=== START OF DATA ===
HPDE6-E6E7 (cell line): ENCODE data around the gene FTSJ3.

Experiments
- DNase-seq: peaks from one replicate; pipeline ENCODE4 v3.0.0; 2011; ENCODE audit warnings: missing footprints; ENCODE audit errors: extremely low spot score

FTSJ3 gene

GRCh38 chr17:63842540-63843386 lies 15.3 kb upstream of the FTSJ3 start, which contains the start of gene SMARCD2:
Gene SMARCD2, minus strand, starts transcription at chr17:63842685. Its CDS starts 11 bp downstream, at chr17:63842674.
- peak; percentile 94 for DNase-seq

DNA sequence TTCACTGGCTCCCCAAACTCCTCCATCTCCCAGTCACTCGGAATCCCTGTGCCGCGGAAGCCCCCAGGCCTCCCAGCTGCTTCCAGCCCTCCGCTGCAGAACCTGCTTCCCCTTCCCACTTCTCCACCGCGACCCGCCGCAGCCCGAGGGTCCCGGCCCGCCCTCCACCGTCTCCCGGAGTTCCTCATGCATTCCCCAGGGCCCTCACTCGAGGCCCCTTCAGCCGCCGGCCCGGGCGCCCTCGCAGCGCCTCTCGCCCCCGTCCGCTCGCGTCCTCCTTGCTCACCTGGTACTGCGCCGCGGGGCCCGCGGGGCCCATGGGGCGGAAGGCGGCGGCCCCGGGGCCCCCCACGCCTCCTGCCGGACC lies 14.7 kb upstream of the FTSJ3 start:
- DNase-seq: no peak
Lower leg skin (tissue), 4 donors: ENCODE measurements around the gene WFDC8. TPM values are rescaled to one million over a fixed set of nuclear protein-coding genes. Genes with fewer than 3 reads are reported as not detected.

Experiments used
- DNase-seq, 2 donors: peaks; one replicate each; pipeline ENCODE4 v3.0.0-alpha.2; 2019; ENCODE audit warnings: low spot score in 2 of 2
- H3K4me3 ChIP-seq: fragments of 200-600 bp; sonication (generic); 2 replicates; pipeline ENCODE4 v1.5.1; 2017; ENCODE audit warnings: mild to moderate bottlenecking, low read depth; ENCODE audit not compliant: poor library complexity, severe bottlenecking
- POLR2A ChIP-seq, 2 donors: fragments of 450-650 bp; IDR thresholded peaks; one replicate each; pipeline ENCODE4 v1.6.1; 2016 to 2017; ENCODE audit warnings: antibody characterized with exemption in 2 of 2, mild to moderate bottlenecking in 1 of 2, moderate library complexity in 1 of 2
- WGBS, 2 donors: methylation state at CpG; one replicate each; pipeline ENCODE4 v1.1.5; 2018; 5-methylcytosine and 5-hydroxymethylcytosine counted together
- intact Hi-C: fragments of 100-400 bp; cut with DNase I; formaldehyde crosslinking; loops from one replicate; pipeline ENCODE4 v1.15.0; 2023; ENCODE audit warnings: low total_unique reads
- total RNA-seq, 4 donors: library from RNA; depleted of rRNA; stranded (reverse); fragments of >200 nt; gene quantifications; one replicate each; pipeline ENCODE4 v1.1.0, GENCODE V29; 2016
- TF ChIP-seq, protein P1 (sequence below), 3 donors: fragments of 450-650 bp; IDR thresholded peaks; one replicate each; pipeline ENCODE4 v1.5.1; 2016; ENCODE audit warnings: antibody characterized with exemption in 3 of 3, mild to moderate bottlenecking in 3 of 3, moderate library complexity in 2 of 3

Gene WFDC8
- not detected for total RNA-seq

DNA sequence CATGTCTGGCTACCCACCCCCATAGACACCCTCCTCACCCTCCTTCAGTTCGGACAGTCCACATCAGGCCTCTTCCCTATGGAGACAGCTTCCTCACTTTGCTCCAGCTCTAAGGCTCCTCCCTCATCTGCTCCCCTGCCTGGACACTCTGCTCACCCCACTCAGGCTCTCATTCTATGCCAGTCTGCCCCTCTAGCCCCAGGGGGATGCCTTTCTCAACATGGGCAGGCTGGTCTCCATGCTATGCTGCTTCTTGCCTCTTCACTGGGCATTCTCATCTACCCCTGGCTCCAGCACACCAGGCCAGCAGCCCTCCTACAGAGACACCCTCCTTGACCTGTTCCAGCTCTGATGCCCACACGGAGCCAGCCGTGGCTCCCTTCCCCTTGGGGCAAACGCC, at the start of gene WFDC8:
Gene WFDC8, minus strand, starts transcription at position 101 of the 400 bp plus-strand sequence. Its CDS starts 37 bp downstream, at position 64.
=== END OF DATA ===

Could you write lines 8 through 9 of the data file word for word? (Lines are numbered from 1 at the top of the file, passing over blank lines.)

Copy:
DNA sequence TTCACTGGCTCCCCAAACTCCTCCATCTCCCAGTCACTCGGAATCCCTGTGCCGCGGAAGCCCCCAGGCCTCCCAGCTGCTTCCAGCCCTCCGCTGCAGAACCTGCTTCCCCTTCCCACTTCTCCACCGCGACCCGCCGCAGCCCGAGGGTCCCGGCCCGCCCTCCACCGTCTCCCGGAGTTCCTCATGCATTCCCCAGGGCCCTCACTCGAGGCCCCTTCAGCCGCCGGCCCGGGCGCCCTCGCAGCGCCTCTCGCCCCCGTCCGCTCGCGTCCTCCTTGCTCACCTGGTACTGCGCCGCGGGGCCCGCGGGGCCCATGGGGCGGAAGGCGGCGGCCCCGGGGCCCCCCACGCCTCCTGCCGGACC lies 14.7 kb upstream of the FTSJ3 start:
- DNase-seq: no peak